Therefore, it is unreasonable to expect there to be a path integral without fixing a gauge. The path integral, by its very purpose, must integrate over the space of all physically distinct configurations, and the way to achieve that in a gauge theory is some manner of gauge fixing, there is no way to evade this fact.

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    $\begingroup$ "t's massively overcounting them and you have no way to control the manner in which it does that." but what if there is a method that would make us able to control this overcounting? how can you be so sure that there is no way to do this? this is the exact point of my question. $\endgroup$ – Yossarian Jan 19 '17 at 15:10
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    $\begingroup$ @AnarchistBirdsWorshipFungus There is a method to control it. It's called gauge fixing, counting only one configuration per gauge orbit. Everything you do to control the overcounting will be functionally equivalent to it. $\endgroup$ – ACuriousMind Jan 19 '17 at 15:10
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    $\begingroup$ sure, but maybe you can control it without fixing the gauge, somehow. Can you prove me that this is imposible? $\endgroup$ – Yossarian Jan 19 '17 at 15:11
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    $\begingroup$ @AnarchistBirdsWorshipFungus No, because you haven't proposed any manner different from gauge fixing for doing so. I cannot disprove things when I have no idea what they even are. $\endgroup$ – ACuriousMind Jan 19 '17 at 15:13
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    $\begingroup$ In lattice gauge theory, it is possible to compute Euclidean path integrals without gauge fixing. (See answer below.) As you say, this is equivalent to computing on the quotient space or on a gauge slice, because the physics doesn't see the gauge transformations. But the answer to OP's question is "yes". $\endgroup$ – user1504 Jan 21 '17 at 3:23
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As of today, nobody knows how to canonically quantise a classical theory with gauge symmetries. The standard approach (Dirac's algorithm) where one replaces the canonical brackets by (anti)commutators is meaningless if the symplectic form is degenerate. See Quantization of Gauge Systems, by Marc Henneaux & Claudio Teitelboim for a full discussion of this. In practice, in order to formulate a consistent theory in the canonical formalism one must first eliminate the gauge symmetries, either by turning them into (second class) constraints or by more elaborate methods.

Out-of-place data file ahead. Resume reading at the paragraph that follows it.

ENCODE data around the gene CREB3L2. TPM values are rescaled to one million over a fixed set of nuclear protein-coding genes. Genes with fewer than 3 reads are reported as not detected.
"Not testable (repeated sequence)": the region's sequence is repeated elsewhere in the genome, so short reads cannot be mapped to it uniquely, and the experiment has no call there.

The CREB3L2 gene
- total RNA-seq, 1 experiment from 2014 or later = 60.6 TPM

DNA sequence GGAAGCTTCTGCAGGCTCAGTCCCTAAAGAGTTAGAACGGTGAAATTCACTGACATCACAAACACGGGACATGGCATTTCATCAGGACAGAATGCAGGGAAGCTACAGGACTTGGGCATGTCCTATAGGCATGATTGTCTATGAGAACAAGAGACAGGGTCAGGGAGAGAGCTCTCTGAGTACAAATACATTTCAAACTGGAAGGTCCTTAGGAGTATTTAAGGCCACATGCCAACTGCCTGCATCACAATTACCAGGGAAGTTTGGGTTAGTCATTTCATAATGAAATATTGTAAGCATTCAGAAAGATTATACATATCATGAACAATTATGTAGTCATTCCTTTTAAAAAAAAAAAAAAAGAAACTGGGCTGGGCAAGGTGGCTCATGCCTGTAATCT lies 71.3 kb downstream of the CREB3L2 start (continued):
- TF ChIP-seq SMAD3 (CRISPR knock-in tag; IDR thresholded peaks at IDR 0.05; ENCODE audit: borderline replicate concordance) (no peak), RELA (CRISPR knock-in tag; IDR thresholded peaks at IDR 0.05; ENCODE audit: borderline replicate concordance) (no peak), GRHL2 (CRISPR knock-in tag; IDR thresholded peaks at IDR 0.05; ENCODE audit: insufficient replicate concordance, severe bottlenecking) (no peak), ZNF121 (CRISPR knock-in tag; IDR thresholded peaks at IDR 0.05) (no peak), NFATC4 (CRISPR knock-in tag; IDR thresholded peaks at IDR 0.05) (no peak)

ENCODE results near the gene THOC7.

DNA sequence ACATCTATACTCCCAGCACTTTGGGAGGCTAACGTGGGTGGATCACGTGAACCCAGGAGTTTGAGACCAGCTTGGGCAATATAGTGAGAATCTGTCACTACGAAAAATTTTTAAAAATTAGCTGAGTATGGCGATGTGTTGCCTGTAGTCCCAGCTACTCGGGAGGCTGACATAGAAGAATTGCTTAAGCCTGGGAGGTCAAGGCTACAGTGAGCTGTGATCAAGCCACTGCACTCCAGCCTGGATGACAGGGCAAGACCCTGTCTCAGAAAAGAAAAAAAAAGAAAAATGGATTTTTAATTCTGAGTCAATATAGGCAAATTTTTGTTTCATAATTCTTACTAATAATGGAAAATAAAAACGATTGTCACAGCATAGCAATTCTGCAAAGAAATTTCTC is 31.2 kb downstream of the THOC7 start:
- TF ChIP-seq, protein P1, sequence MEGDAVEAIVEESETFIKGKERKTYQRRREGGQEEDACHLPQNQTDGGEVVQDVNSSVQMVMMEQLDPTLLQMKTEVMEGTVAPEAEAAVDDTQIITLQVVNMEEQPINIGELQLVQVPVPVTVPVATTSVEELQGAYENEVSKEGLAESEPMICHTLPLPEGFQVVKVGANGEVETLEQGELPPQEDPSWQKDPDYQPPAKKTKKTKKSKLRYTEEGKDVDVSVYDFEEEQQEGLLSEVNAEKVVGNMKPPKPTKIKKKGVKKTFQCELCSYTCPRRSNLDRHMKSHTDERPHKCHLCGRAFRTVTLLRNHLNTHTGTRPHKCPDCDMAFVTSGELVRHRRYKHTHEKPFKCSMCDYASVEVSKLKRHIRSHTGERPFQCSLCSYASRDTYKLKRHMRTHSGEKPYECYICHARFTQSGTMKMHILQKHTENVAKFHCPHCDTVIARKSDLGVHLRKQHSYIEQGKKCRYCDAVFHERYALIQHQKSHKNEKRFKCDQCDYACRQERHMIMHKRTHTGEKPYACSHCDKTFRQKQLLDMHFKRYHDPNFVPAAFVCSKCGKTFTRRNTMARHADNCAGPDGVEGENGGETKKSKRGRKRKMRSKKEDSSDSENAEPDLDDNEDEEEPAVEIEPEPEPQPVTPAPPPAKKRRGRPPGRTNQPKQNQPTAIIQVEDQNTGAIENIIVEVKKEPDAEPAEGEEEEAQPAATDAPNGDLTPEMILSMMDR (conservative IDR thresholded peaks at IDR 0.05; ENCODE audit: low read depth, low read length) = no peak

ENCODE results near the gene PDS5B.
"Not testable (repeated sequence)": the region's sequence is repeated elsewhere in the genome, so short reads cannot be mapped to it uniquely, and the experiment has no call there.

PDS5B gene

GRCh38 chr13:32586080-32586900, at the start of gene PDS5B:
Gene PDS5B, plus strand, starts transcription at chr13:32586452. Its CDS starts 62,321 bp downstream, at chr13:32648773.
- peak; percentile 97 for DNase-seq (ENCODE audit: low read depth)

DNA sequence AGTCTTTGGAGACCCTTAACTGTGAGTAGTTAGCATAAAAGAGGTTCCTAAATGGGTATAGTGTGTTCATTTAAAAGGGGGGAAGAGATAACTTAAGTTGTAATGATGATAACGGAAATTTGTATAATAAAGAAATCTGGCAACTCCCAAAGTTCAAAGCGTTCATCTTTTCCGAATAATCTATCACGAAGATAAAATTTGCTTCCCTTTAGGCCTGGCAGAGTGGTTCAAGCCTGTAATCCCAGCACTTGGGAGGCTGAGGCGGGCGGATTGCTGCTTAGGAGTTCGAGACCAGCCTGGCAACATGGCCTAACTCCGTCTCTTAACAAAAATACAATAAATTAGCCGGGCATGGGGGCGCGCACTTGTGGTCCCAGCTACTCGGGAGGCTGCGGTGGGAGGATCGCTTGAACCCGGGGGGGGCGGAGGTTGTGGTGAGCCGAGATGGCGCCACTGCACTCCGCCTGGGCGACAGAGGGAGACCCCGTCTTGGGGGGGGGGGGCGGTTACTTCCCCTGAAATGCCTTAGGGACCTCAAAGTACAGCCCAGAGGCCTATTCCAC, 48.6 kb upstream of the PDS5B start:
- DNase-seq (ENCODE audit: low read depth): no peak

A second, more direct approach is to follow Feynman's quantisation, where we postulate that the matrix elements can be calculated from a functional integral, $$ A\sim\int a(\varphi)\ \mathrm e^{iS[\varphi]}\ \mathrm d\varphi $$

Attempts for formalise the integral above in as much generality as needed have failed. A possible approach, to discretise the space of field configurations, has two possible outcomes: the lattice formulation either breaks gauge invariance (in which case we have essentially fixed the gauge by means of the regularisation), or it doesn't (in which case the integral diverges, inasmuch as we are integrating over $\mathbb R^n$ a function that does not decay in some directions). In either case, we see that a naïve implementation of Feynman's approach cannot work either.

Even in the most pragmatical sense, the quantum theory is ill-defined in the presence of gauge symmetries: if we convene to sidestep all the formal manipulations and define the theory through its Feynman rules (formally speaking, through Hori's formula), $$ Z[J]\sim \mathrm e^{iS_\mathrm{int}[\delta]}\mathrm e^{-\frac i2 J\cdot \Delta\cdot J} $$ where $\Delta$ is the inverse of the quadratic part of the Lagrangian, the programme fails, because $$ \mathcal L_0\equiv\frac 14 F^2 $$ is not invertible.